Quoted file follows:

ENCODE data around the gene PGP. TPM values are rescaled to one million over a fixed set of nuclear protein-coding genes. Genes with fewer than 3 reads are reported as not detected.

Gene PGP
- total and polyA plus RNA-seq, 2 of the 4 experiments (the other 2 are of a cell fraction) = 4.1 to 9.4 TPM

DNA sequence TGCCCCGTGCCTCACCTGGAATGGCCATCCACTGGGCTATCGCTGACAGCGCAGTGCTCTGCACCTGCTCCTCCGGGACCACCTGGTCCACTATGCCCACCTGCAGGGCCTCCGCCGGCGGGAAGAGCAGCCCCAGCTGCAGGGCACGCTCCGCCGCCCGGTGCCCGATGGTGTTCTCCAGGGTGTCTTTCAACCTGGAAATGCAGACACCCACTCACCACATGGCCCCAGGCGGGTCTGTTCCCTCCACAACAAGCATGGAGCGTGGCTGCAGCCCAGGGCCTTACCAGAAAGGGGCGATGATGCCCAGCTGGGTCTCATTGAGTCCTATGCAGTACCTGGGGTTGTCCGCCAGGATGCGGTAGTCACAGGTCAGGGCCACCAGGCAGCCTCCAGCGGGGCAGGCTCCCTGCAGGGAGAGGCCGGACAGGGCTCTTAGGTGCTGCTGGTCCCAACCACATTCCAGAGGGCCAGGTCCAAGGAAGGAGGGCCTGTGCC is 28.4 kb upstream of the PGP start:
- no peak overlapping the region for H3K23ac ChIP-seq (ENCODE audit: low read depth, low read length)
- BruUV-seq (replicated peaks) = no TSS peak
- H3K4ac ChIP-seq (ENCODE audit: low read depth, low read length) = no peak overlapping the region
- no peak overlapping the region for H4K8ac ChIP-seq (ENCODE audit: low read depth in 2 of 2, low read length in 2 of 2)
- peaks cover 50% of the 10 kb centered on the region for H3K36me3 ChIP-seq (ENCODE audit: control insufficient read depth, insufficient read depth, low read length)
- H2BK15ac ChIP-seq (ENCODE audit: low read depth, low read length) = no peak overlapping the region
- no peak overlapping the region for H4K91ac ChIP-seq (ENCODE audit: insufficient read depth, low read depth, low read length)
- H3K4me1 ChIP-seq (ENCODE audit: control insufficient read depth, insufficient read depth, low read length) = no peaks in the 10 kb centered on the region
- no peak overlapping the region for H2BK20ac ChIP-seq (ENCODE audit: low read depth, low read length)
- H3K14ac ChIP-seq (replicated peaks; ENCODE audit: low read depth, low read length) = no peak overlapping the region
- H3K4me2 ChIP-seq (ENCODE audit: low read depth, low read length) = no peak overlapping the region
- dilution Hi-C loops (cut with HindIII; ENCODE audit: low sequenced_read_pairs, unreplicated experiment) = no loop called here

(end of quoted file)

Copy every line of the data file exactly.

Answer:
ENCODE data around the gene PGP. TPM values are rescaled to one million over a fixed set of nuclear protein-coding genes. Genes with fewer than 3 reads are reported as not detected.

Gene PGP
- total and polyA plus RNA-seq, 2 of the 4 experiments (the other 2 are of a cell fraction) = 4.1 to 9.4 TPM

DNA sequence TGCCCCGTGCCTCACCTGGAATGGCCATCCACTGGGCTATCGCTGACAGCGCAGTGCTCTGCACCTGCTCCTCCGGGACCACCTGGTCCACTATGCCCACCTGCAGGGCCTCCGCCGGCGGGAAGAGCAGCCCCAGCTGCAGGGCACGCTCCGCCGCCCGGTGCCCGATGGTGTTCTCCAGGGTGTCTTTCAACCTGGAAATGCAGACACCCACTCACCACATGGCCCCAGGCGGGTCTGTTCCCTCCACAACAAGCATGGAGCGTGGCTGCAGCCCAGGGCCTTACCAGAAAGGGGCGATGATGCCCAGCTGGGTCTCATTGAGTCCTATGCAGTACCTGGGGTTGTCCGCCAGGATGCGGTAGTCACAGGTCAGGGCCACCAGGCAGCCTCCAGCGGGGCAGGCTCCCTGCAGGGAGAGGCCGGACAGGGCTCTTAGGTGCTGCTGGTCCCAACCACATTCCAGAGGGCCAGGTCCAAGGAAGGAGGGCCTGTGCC is 28.4 kb upstream of the PGP start:
- no peak overlapping the region for H3K23ac ChIP-seq (ENCODE audit: low read depth, low read length)
- BruUV-seq (replicated peaks) = no TSS peak
- H3K4ac ChIP-seq (ENCODE audit: low read depth, low read length) = no peak overlapping the region
- no peak overlapping the region for H4K8ac ChIP-seq (ENCODE audit: low read depth in 2 of 2, low read length in 2 of 2)
- peaks cover 50% of the 10 kb centered on the region for H3K36me3 ChIP-seq (ENCODE audit: control insufficient read depth, insufficient read depth, low read length)
- H2BK15ac ChIP-seq (ENCODE audit: low read depth, low read length) = no peak overlapping the region
- no peak overlapping the region for H4K91ac ChIP-seq (ENCODE audit: insufficient read depth, low read depth, low read length)
- H3K4me1 ChIP-seq (ENCODE audit: control insufficient read depth, insufficient read depth, low read length) = no peaks in the 10 kb centered on the region
- no peak overlapping the region for H2BK20ac ChIP-seq (ENCODE audit: low read depth, low read length)
- H3K14ac ChIP-seq (replicated peaks; ENCODE audit: low read depth, low read length) = no peak overlapping the region
- H3K4me2 ChIP-seq (ENCODE audit: low read depth, low read length) = no peak overlapping the region
- dilution Hi-C loops (cut with HindIII; ENCODE audit: low sequenced_read_pairs, unreplicated experiment) = no loop called here